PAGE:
Spodoptera frugiperda (the fall armyworm caterpillar) and the duck are gradually replacing the chicken as the creature of choice for vaccine production. New cell-culture techniques and, particularly, recombinant technologies, are bringing faster production cycles and higher purity yields, according to researchers who will present their insights at the Bharatbook conference on “Vaccine Manufacturing” next month in London.
Protein Sciences is about to commercialize its FluBlok™ seasonal flu vaccine, which was developed through a baculovirus protein-expression technology that uses insect cells as host cells. The Spodoptera frugiperda insect cell line (expresSF+® cells) grows in suspension culture in the absence of serum. “We will have one of the first products made in insect cells licensed in the U.S.,” reports Clifton McPherson, Ph.D., director of quality control. GlaxoSmithKline was the first, using a different insect virus.
“We use a recombinant baculovirus in which a highly expressed gene is replaced with the hemagglutinin gene, and this recombinant baculovirus is used to infect expresSF+ cells,” Dr. McPherson explains. Using an insect cell line also reduces the potential of cross-over infections, as few viruses can infect both insects and humans.
Although chicken and egg technologies have been widely used for decades, they are expensive and have certain production issues. Namely, “the influenza virus is adapted to grow in eggs,” Dr. McPherson says. In contrast, “ours can be a perfect match for the virus in the wild.”
Protein Sciences’ technology is also scalable. The company is in the process of scaling up from 500 L batches using the same bioreactors used for mAbs. It’s also safe, he adds. “We never handle live virus. We start with RNA or with the gene sequence.”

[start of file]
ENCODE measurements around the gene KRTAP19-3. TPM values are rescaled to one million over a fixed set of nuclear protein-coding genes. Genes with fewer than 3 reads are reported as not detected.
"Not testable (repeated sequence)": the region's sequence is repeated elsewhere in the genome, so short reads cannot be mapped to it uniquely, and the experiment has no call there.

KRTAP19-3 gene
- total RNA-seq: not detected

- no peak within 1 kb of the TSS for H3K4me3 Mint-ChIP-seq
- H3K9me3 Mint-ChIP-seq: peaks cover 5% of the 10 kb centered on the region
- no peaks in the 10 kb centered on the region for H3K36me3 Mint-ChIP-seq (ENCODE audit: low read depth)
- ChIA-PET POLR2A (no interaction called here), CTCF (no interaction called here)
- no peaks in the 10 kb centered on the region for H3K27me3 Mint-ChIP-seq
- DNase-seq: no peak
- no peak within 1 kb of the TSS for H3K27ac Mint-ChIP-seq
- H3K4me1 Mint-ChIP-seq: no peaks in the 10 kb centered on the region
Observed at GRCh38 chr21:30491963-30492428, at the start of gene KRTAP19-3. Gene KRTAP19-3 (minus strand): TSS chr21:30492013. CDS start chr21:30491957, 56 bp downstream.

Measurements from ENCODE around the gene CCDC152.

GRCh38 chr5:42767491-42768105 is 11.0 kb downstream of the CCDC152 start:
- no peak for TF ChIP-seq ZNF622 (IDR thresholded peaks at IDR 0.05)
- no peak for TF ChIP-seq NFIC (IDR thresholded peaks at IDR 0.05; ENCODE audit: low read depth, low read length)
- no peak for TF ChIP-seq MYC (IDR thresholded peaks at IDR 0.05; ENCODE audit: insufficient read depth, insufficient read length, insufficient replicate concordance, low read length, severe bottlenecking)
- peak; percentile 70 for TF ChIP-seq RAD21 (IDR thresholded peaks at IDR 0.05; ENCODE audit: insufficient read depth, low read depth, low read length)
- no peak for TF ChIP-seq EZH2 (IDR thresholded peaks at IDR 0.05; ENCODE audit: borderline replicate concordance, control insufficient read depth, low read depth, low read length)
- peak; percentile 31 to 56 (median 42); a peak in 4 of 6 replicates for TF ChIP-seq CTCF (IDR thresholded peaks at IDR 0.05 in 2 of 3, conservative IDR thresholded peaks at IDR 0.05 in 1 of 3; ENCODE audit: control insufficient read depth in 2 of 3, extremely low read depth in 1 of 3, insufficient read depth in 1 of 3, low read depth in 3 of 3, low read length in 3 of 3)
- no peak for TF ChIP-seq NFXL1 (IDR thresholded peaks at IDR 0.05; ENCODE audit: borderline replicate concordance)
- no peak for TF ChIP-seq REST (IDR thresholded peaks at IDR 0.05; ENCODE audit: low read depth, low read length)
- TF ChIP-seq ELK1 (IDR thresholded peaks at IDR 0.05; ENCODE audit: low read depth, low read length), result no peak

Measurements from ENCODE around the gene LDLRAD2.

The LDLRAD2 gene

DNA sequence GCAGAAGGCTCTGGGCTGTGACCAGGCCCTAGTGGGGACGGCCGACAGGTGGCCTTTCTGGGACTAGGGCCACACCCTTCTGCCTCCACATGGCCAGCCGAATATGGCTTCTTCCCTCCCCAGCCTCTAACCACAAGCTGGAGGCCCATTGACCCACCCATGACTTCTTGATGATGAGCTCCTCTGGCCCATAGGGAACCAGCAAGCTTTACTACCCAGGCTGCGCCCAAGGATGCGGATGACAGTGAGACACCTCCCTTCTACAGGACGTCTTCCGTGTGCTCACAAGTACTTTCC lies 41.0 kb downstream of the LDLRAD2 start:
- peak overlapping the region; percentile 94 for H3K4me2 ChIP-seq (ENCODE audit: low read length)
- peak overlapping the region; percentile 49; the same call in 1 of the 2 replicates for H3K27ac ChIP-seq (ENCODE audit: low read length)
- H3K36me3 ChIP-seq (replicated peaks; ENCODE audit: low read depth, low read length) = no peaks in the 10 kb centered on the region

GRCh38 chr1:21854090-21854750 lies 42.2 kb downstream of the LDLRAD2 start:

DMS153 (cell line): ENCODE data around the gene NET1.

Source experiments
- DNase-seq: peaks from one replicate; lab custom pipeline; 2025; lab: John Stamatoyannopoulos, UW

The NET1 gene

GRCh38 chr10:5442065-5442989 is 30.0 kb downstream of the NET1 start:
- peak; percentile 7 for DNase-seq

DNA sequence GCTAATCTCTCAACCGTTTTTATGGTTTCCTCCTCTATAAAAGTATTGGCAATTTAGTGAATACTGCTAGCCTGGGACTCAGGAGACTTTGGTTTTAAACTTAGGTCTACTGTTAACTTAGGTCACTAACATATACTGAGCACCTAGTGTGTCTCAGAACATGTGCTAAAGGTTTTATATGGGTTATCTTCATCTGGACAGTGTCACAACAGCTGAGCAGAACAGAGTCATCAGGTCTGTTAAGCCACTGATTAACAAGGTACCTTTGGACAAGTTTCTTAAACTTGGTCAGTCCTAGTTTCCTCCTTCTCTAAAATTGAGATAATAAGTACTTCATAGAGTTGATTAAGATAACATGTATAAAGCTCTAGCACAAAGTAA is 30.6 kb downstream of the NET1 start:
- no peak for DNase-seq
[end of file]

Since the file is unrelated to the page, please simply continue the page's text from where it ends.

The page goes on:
The same technology used for FluBlok is also being used to develop a pandemic vaccine called PanBlok™ that is in Phase II trials in partnership with UMN Pharma and with support from BARDA in the U.S.
PanBlok is based on a purified recombinant hemagglutinin antigen from the H5N1 avian influenza. Protein Sciences is working to speed pandemic response with the goal of producing 50 million doses within six months of an outbreak. Protein Sciences’ technology allows for a rapid response, and the production volume is more assured because recombinant technology is not limited by egg production concerns.
Vivalis chose avian stem cells for its cell-culture line. There are two major advantages, according to Majid Mehtali, Ph.D., managing director and CSO. “The avian nature of the cells allows Vivalis’ EB66 cell line to be used as an alternative manufacturing platform for the production of all human and animal vaccines previously produced on chicken eggs. The use of duck instead of chicken cells prevents the risk of contamination by endogenous retroviral particles, which are common in chicken cells but not in duck cells.
“The use of embryonic stem cells is beneficial since such cells are the only ones that are naturally immortal and genetically stable due to their naturally high levels of telomerase activity, which stabilizes the chromosome structure and length of telomeres. Consequently, EB66 cells can be grown for hundreds of generations without major changes in their biological properties.”
A broad variety of viral vaccines can be produced in EB66, with production yields for influenza viruses that are comparable to those of mammalian cells, Dr. Mehtali reports. Because stem cells differentiate depending on the cell-culture environment, the procedure used to generate the EB66 cell line was designed for great stability and will only differentiate in harsh conditions.
“Additionally, a strategic collaboration with SAFC-Biosciences allowed the development of custom EB66 cell culture media, which allows efficient cell growth at high cell densities (more than 30 million cells/mL) and a short population doubling time of about 15 hours without any differentiation,” Dr. Mehtali adds.